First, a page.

6/7 hormones are tropic hormones stimulate other endocrine glands or cells to secrete other hormones.
1. Thyrotropic cells in the pars distalis synthesize and secrete thyroid-stimulating hormone (TSH), also called thyrotropin. TSH regulates the
release of thyroid hormone from the thyroid gland. Increased secretion of TSH results from pregnancy, stress, or exposure to low temperatures.
2. Mammotropic cells, also called lactotropic cells, in the pars distalis synthesize and secrete prolactin (PRL). In females, prolactin regulates mammary gland growth and breast milk production. Recent studies suggest that prolactin receptors occur on many
body organs, and in males may influence the sensitivity of interstitial cells in the testes to the effects of luteinizing hormone for testosterone secretion.
3. Corticotropic cells are located in
the pars distalis. These cells synthesize and secrete adrenocorticotropic hormone (ACTH), also called corticotropin. ACTH stimulates the adrenal cortex to produce and secrete its own hormones.
4. Somatotropic cells in the pars distalis synthesize and secrete growth hormone (GH), also called somatotropin. GH stimulates cell growth as well as cell division (mitosis) and affects most body cells, including adipose connective tissue, but specifically those of the skeletal and muscular systems. GH exhibits its tropic effects by stimulating the liver to produce insulin-like growth factor 1 and 2(IGF-1andIGF-2),also called somatomedin, the hormone that stimulates growth at the epiphyseal plates of long bones.
5, 6. Gonadotropic cells in the pars distalis synthesize and secrete both follicle-stimulating hormone (FSH) and luteinizing hormone (LH), collectively called gonadotropins. These hormones act in both females and males to influence reproductive system activities by regulating hormone synthesis by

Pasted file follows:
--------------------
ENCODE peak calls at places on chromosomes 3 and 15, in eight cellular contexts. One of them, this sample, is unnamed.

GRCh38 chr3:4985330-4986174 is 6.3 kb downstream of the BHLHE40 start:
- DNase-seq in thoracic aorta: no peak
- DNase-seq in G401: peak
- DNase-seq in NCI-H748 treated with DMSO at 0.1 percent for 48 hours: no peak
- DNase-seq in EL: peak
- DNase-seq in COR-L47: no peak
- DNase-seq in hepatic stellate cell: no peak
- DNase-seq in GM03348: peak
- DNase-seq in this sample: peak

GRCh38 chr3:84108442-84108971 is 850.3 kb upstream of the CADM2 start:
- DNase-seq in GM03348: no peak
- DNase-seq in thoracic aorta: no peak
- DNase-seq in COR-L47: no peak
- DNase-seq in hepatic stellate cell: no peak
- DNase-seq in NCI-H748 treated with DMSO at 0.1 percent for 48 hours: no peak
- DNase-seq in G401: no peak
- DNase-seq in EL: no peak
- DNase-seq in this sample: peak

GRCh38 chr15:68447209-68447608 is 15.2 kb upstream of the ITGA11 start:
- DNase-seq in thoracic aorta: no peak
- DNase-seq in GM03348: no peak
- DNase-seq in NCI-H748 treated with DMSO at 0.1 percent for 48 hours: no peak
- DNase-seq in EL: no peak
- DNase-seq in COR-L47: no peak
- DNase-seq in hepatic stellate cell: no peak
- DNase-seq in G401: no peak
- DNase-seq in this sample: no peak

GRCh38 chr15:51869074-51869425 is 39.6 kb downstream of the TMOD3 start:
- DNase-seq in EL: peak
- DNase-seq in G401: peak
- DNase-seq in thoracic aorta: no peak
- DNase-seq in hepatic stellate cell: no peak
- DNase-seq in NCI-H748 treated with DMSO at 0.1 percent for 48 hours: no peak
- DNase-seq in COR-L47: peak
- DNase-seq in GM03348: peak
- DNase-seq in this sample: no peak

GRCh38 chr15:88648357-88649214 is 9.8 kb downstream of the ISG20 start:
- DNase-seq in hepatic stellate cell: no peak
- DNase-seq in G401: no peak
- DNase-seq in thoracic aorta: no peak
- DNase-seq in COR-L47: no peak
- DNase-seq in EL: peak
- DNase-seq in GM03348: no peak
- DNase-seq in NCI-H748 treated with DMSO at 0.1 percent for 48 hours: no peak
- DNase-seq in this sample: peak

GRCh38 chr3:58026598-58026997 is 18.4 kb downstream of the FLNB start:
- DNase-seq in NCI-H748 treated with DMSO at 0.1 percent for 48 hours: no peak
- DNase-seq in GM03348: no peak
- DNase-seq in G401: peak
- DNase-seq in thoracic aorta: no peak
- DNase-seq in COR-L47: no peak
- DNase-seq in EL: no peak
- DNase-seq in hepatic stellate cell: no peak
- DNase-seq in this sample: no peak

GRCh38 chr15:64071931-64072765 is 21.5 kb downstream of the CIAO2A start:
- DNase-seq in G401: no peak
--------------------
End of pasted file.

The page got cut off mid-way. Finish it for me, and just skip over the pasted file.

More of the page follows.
the gonads, as well as the production and maturation of gametes in both sexes.
supraoptic nucleus is located superior to the optic chiasm, and the paraventricular nucleus is in the anterior-medial region of the hypothalamus adjacent to the third ventricle. The neuron cell bodies in both nuclei produce two closely related peptide hormones, antidiuretic hormone (ADH) and oxytocin. ADH and oxytocin are transported from the hypothalamus to the posterior pituitary via the hypothalamo-hypophyseal tract.
-ADH is released from the posterior pituitary in response to various stimuli, including a decrease in blood volume, a decrease in blood pressure, or an increase in the concentration of specific electrolytes (salts) in the blood, all of which indicate that the body is dehydrated. ADH primarily increases water retention from kidney tubules during urine production, resulting in more concentrated urine and conservation of the body's water supply. Another consequence of its release is the vasoconstriction of blood vessels, resulting in increased blood pressure; thus, ADH is also referred to as vasopressin (v̄-s̄-press ́in; vas = vessel, pressium = to press down).
-oxytocin stimulates contraction of the uterine wall to facilitate labor and childbirth
-yellow in color from stored lipids in cells that synthesize more than 25 different steroid hormones called corticosteroids which is stimulated by ACTH
3 Different Regions
-zona glomerulosa (ball of yarn) is the thin, outer cortical layer composed of dense, spherical clusters of cells. These cells synthesize mineralocorticoids, a group of hormones that help regulate the composition and concentration of electrolytes (ions) in body fluids. The principal mineralocorticoid is aldosterone, which regulates the ratio of sodium (Na+) and potassium (K+) ions in our blood by stimulating Na+ retention and K+ secretion. If the ratio of these electrolytes becomes unbalanced, body functions are dramatically affected; severe imbalances can result in death.
-zona fasciculata (bundle of parallel sticks) is the middle layer and the largest region of the adrenal cortex. It is composed of parallel cords of lipid-rich cells that have a bubbly, almost pale appearance. Glucocorticoids are synthesized by these cells. Glucocorticoids stimulate metabolism of lipids and proteins, and help regulate glucose levels in the blood, especially as the body attempts to resist stress and repair injured or damaged tissues. The most common glucocorticoids are cortisol (hydrocortisone) and corticosterone
-zona reticularis (network), is a narrow band of small, branching cells. These cells are capable of secreting minor amounts of sex hormones called gonadocorticoids. The primary gonadocorticoids secreted are androgens, which are male sex hormones. In females, the androgens are converted to estrogen. The amount of androgen secreted by the adrenal cortex is small compared to that secreted by the gonads.